Scholarship program brings students to Canada
October 11, 2016
After a long journey that took them across the world to the heart of downtown Toronto, Rahmo Noor (originally from Somalia) and Khin Yadanar Phyu (from Malaysia) have just begun their first year at Ryerson through World University Service of Canada’s (WUSC) Student Refugee Program. When asked what they’ve liked most about Canada so far, it doesn’t take long for them to answer: “Everything,” says Noor.
“The fact that I’m able to study, and able to continue my education, and have a future,” says Phyu. “The environment is friendly and very supportive. We feel comfortable here.”
“The WUSC people are very supportive,” adds Noor. “You don’t feel like you have no help. There’s a way for everything.”
For more than 35 years, the WUSC Student Refugee Program has connected promising students to Canadian universities. The selection process is rigorous and only a handful of highly qualified candidates are chosen among thousands of applicants. The organization helps the students through training and education programs to prepare for their transition. For Noor and Phyu, who came to Toronto from Kenya and Malaysia respectively, the opportunity was a dream come true after many years of hard work.
“I saw people becoming WUSC scholars when I was in primary school,” says Noor. “I used to imagine myself among that group of people. That’s why I worked so hard in order to reach my goal.”
“For me, it was my parents always telling me that education is important,” says Phyu. “If you have nothing, education can put you in a place where you want to be. Since I was young, my parents really drove me to study, and they always supported me. Even when I had no hopes in Malaysia when I was a refugee, I had this passion to learn.”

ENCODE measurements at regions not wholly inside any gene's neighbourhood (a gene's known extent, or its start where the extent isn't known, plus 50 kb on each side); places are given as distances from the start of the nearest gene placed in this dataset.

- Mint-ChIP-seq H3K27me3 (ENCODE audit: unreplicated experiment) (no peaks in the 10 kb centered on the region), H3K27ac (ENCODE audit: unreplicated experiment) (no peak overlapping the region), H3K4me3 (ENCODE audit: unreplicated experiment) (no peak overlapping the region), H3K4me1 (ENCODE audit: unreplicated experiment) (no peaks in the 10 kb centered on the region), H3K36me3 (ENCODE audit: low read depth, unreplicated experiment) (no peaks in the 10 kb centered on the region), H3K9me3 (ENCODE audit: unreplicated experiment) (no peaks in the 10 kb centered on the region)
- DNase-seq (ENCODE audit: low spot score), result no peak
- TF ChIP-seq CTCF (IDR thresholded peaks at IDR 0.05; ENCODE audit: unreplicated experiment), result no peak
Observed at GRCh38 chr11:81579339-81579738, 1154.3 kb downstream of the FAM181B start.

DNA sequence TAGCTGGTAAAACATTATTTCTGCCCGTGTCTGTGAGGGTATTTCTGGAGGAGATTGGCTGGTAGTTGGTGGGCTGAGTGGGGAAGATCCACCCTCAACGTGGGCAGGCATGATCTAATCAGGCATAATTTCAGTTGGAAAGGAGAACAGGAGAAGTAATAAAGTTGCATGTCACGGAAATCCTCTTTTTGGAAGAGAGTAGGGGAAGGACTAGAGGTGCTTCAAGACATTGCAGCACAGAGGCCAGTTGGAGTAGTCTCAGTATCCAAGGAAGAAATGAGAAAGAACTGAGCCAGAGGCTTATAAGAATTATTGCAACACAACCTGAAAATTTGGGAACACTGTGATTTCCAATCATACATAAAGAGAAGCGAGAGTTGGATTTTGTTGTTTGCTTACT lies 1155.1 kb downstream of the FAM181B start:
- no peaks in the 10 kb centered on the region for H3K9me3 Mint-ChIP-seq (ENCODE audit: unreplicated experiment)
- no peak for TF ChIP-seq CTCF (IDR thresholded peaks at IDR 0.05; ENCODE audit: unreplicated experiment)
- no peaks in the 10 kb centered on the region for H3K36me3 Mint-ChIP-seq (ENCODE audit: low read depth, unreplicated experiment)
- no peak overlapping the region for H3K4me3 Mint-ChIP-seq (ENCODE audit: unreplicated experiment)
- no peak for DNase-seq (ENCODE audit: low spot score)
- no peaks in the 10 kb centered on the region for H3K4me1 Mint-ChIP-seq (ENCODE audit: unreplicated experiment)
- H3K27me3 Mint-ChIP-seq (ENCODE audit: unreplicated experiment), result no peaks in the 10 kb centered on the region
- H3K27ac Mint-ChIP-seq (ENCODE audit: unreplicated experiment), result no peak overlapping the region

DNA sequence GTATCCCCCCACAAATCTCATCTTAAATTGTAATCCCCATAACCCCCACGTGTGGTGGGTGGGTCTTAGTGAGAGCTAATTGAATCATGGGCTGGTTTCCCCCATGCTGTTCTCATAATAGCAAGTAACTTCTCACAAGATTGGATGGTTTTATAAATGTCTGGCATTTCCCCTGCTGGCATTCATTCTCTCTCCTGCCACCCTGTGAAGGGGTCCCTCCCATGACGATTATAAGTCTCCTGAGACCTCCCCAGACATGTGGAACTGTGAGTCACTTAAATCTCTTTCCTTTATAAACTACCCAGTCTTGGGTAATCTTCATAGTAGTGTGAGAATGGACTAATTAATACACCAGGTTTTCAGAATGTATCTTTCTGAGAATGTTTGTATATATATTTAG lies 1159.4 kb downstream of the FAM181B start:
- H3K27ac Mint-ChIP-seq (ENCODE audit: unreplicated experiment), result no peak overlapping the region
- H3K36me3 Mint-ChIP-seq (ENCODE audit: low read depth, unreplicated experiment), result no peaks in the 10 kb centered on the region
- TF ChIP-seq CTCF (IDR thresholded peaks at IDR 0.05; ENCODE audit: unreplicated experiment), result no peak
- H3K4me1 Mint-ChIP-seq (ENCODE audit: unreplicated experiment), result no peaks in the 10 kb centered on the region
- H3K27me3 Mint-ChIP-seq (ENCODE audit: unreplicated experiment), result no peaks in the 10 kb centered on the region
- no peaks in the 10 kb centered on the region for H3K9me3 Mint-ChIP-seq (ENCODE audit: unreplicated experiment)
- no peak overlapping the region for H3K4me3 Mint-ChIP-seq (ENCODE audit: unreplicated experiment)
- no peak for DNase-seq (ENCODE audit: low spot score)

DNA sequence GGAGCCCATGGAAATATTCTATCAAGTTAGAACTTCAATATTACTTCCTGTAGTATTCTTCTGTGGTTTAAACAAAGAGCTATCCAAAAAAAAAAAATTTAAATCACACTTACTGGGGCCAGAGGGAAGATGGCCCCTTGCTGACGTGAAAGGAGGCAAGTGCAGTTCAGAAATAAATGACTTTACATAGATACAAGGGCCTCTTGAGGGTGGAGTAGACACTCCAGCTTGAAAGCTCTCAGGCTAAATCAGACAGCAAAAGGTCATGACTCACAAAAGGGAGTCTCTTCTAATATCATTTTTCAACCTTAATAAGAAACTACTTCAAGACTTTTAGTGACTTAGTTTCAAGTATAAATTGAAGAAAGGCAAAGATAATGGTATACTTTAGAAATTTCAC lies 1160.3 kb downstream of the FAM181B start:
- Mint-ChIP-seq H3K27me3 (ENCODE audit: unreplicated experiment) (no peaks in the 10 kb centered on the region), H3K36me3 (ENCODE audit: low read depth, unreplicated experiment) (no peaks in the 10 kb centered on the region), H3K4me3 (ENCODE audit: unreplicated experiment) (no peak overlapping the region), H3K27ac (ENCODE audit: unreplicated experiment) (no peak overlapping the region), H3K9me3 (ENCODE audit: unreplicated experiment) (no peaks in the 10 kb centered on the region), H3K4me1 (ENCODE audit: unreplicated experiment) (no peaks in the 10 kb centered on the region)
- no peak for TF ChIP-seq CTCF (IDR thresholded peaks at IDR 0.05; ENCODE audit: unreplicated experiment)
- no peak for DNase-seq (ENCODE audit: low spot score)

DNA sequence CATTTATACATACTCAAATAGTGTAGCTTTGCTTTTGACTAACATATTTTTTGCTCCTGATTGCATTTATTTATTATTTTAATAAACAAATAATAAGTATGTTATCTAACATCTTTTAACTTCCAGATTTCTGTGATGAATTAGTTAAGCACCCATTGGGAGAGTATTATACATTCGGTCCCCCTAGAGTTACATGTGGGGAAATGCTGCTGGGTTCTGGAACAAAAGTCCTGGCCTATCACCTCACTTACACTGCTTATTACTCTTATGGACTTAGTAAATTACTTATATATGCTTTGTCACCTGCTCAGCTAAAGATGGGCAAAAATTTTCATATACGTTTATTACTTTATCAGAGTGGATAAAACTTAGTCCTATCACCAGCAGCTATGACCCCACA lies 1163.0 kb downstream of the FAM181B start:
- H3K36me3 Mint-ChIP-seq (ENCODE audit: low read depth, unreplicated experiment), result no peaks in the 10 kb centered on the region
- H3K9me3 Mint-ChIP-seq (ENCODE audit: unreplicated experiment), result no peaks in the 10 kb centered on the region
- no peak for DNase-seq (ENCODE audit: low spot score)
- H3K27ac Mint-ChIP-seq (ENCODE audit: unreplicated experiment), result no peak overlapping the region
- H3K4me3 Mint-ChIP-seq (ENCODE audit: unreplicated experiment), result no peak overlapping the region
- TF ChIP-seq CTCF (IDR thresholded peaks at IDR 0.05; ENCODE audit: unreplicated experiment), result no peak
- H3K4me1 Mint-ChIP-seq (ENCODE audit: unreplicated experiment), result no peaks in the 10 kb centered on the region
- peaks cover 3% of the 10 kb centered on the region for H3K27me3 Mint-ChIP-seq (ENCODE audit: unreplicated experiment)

Since 2010, nine students have attended Ryerson through the Student Refugee Program, which is supported through a small portion of Ryerson student fees.
Emma Jankowski, international student advisor at Ryerson’s International Student Support, is supporting the students’ transition. “Being a displaced person presents challenges that can be insurmountable, however, Rahmo and Khin have defied the odds. Due to a variety of socio-economic factors, it is even more difficult for young, displaced women to pursue their education, so we are particularly grateful to have them join the Ryerson community. The SRP is a huge benefit for the WUSC scholars, Ryerson and the people supporting the WUSC scholars,” says Jankowski.
“We learn a lot from the WUSC scholars, as well as they learn from us. The Ryerson WUSC local committee, led entirely by students, provides an opportunity for hands-on settlement support to those with interests in social work, immigration and social justice.”
Noor is currently studying biology and chemistry, and Phyu is studying biomedical science. Both plan to pursue careers in the medical field after graduating. “Ryerson is conducive to learning, so it will be a smooth journey,” says Noor. “With the help of the WUSC staff, ISS and the Ryerson team, we’ll be able to transition and finish our degree.”